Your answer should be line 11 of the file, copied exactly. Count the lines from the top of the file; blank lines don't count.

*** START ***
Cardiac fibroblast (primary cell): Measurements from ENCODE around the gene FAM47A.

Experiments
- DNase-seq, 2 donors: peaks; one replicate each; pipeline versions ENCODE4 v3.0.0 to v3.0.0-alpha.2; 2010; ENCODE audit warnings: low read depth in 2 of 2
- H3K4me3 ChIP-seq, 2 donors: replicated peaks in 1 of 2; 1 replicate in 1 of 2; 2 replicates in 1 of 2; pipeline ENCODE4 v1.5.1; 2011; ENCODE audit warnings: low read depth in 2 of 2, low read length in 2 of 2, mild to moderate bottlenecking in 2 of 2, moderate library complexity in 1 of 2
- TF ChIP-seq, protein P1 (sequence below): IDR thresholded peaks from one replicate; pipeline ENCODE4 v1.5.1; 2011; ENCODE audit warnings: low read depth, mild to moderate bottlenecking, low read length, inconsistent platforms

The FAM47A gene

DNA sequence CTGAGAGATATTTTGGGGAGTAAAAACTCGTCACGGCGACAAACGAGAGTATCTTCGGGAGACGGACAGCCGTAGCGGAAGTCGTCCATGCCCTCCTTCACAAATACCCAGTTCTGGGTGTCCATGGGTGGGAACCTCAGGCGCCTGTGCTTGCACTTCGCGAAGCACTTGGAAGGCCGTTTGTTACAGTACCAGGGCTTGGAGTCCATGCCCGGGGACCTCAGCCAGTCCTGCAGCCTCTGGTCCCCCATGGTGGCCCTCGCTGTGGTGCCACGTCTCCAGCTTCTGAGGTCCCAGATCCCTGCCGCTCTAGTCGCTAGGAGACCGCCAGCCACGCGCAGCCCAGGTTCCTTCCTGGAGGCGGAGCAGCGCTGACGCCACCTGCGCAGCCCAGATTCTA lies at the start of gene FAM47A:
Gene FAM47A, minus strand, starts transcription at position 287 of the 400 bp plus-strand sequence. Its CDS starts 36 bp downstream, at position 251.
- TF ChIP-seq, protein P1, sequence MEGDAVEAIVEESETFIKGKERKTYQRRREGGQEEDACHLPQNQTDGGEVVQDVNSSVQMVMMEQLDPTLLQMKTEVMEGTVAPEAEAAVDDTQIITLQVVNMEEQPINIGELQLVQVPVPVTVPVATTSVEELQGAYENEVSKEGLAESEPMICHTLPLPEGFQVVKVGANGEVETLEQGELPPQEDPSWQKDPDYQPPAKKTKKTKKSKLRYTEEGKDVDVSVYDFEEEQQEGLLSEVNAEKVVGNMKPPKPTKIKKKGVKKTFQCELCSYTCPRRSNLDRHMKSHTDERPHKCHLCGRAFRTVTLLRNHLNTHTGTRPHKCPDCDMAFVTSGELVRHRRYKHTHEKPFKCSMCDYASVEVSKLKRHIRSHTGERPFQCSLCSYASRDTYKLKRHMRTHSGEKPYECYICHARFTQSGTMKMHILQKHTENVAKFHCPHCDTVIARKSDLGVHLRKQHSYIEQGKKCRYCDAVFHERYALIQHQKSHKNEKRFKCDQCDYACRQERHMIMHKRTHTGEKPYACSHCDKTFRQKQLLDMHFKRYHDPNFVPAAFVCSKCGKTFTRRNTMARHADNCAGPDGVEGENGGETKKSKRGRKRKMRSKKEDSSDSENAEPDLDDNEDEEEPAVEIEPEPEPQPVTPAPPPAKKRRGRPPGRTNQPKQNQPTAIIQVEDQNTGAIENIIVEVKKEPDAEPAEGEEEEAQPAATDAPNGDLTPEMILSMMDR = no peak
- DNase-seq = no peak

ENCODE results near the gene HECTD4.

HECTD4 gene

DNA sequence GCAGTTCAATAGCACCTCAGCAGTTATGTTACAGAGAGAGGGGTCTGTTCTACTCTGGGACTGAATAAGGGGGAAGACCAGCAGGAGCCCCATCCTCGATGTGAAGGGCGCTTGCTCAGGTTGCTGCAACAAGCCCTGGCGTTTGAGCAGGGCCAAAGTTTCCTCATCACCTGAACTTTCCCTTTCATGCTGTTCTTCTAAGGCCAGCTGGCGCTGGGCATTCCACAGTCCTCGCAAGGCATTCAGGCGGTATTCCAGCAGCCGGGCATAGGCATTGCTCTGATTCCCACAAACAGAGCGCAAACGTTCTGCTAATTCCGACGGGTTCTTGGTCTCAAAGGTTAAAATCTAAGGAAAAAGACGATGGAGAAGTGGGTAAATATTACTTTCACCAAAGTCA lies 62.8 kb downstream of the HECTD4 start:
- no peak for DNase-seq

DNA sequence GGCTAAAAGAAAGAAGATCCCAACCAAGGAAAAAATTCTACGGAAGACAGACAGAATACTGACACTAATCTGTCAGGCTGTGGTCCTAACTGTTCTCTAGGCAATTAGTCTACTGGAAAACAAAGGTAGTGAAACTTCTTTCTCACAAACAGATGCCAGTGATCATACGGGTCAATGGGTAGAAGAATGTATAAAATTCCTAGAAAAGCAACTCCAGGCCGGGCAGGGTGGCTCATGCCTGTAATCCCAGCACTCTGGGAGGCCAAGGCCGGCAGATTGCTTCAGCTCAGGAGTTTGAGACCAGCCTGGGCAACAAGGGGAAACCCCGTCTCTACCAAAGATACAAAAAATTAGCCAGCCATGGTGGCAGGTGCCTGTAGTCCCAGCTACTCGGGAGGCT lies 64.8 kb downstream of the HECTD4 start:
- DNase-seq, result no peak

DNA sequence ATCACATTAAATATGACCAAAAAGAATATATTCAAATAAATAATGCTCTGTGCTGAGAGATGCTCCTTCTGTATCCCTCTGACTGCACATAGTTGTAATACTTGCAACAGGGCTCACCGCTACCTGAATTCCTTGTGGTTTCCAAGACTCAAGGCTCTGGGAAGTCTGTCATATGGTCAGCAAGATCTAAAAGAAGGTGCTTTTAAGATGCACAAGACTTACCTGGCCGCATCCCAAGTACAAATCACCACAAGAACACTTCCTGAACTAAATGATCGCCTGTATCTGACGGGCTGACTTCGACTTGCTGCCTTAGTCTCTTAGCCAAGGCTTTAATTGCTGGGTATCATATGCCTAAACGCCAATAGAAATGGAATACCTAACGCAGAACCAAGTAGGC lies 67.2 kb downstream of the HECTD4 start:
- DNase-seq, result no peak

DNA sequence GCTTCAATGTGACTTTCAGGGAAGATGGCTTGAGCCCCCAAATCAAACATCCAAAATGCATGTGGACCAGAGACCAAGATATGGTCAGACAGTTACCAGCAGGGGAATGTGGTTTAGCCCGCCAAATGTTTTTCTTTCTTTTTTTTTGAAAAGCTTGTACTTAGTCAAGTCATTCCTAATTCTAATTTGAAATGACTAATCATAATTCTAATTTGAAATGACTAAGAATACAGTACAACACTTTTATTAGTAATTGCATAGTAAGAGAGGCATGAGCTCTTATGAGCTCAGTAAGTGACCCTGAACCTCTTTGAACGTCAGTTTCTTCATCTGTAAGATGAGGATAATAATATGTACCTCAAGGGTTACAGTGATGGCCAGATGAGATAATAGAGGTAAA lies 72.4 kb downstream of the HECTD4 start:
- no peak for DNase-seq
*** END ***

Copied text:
ENCODE results near the gene HECTD4.